National and historical symbols of Hungary

In this section you can find the crests of almost 2400 settlements of Hungary with notes. Find the starting letter of the settlement in the list and click if you want to see it.

The Coat-of-Arms of the Village of Sióagárd [** ¤]
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(County Tolna)

The village of Sióagárd (called Agárd before 1903) is located in the county Tolna, on the left bank of the Sió Canal, above the confluence of the Sió and the Sárvíz.

The coat-of-arms is a shield erect with a pointed base, in fess barry wavy of four azure, argent, vert, argent and vert. The upper field bears: azure, a gate tower in pale or with two windows and a battlement of six merlons, the horseshoe-arched gate bearing a half-hoisted portcullis or. To the dexter and to the sinister a similar but shorter tower or (single-windowed, the gate without a portcullis). By applying heraldic traditions more liberally, the fields argent between the wavy lines can be regarded as two barrulets wavy argent. The lower field bears: vert, an enormous bunch of grapes gules between two vine leaves or leaning to the dexter and to the sinister respectively.

Across the top a five-pointed open crown verdured or and adorned with sapphires and rubies, the three leaves interspersed with two Latin cross-shaped spikes.

The blue field of the shield symbolises Sióagárd's favourable climatic conditions and the abundance of waters, the silver bands represent the rivers Sió and Sárvíz, whereas the green field bordered by them signifies the complexity and continuity of life from the Bronze Age, the time of the Avars and the Celts, up to the present day. In addition, is also expresses that the dwellers of Hungarian, German, Slovak and South Slav origin belong together and are intertwined.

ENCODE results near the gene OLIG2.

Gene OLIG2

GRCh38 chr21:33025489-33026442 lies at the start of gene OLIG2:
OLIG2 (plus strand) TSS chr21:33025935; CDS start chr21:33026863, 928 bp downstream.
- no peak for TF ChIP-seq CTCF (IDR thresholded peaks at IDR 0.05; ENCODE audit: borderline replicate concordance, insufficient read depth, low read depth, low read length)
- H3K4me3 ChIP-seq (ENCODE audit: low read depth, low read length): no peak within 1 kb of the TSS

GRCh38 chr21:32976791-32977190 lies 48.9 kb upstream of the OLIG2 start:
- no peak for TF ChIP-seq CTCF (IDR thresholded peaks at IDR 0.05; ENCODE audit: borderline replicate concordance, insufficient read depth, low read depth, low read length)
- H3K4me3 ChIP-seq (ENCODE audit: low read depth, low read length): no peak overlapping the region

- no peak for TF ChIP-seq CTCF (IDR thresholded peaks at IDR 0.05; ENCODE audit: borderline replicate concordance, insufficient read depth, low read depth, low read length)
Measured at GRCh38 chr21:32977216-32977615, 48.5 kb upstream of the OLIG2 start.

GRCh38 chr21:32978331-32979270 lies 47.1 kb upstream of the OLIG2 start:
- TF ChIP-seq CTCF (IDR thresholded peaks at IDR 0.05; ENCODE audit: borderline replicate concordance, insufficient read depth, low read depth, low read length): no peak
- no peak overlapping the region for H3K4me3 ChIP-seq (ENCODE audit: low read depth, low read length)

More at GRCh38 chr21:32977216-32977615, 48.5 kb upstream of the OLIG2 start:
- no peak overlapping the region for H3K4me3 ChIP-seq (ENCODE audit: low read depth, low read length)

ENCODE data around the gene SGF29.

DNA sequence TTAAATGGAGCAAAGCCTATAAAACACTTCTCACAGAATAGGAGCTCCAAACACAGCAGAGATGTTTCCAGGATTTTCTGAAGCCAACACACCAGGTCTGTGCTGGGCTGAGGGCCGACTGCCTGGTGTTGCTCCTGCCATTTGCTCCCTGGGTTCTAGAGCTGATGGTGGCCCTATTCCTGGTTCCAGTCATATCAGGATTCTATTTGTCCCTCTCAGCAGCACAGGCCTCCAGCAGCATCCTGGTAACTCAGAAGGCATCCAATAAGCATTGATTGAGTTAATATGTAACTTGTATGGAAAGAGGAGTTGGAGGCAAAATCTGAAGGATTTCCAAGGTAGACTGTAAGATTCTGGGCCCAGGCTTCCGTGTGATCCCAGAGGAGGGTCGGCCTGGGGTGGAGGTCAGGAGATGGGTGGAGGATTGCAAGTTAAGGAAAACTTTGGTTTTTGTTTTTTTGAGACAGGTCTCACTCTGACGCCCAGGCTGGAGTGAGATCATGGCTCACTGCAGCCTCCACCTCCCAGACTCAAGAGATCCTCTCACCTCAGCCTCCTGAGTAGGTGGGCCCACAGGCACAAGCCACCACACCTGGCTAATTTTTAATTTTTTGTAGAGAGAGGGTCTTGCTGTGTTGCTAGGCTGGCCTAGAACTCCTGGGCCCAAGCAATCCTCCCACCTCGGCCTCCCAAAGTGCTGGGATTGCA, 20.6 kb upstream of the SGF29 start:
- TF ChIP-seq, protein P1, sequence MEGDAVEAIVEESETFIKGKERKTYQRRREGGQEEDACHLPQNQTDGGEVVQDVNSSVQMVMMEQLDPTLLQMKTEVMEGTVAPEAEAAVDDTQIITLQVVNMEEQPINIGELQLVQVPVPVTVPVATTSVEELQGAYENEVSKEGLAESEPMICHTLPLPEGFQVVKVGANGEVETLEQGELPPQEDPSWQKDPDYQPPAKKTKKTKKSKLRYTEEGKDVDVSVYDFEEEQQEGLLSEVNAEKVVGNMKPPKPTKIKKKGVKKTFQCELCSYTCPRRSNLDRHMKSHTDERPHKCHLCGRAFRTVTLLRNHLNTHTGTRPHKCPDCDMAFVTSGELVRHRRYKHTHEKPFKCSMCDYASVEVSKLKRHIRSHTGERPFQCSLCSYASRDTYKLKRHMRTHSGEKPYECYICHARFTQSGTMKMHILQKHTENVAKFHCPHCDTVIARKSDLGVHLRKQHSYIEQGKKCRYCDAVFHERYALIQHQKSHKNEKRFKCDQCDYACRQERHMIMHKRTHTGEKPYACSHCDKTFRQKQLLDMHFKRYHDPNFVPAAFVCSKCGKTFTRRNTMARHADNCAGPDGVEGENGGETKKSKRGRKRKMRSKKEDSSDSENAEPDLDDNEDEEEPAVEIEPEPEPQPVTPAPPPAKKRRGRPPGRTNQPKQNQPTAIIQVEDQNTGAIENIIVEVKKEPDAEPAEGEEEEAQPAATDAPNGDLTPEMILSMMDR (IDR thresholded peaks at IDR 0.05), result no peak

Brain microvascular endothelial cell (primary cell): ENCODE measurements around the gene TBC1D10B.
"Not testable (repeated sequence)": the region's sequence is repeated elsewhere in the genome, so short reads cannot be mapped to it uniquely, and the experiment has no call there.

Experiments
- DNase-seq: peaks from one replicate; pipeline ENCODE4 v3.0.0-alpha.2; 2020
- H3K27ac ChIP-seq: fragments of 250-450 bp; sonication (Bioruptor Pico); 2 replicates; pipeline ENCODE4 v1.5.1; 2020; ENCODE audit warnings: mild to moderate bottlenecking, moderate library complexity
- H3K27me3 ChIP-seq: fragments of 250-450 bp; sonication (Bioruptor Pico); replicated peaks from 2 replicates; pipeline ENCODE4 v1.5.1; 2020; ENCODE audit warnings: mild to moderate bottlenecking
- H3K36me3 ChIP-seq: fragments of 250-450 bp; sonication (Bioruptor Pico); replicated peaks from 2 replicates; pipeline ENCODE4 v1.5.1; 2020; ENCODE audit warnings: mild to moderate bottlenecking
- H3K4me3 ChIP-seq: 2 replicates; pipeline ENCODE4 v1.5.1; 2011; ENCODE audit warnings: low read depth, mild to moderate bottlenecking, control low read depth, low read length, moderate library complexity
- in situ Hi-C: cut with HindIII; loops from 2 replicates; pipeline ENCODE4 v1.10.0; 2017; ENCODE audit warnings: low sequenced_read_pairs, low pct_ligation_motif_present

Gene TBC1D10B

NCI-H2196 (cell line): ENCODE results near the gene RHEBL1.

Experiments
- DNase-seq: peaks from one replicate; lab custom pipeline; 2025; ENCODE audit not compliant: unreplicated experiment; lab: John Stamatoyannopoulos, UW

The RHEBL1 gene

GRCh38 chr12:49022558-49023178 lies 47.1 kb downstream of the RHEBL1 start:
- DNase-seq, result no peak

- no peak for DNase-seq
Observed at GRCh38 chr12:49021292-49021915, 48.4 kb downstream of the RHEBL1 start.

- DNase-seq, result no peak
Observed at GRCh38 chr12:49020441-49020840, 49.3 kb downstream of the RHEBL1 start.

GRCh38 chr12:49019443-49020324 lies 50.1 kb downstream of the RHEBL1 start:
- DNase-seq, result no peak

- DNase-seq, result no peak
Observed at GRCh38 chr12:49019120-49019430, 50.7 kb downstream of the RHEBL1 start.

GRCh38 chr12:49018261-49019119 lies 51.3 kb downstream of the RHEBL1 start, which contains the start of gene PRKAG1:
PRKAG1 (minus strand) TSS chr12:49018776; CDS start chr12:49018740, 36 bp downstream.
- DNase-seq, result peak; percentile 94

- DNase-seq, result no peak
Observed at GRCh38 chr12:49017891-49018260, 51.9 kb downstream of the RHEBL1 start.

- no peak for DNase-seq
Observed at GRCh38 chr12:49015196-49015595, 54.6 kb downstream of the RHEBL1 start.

The grape expresses the efficiency of farming. As proven by the letters of the poet János Arany, this has a long tradition; for example, in 1574-5 the village paid a tax of more than 40,000 akce (Turkish unit of payment) of tax to the Turkish conquerors. Later it was viticulture and the growing of paprika that brought about further development, the evidence of which is the row of cellars cut into the river bank at Leányvár, the farmers' club founded in 1938, the status of municipality obtained in 1958, the still viable agricultural co-operative, the thriving private farms, and the Alisca Wine Festival organised in the summer.

The three castle towers refer to the fact that Sióagárd is located at the meeting point of one-time important roads. The remains of several prehistoric strongholds are still to be seen. In the Roman times there was a posting house here, whereas the remains of the earthworks at Bat, Janya and Leányvár are linked with a popular legend about the family of Bath, a legendary landlord. The three towers also express that in 1930 the area of the village grew with two more plots of land, the pieces of property at Janya and Kajmád. In addition, the towers evoke those troubled times when the village suffered heavy losses: during the 15-year-war Sióagárd got nearly totally depopulated, whereas 83 villagers fell in action during the first world war, and 54 in the second.

The crown expresses the village's traditional autonomy, its local authority, and the proper operation of its council. The gems represent the intention of maintaining institutions such as the kindergarten, the school, the museum, the library, the local television and the sports club. The two Latin crosses are reminders of the fact that Christianity had to be spread twice: first after the foundation of the Hungarian state, then after the expulsion of the Turks. In addition, they symbolise that in the settlement both monasticism (the Benedictine monks of Szekszárd) and the secular church were present. The crosses also represent Sióagárd's two churches, one of which was built in 1732, while the other was consecrated in 1886.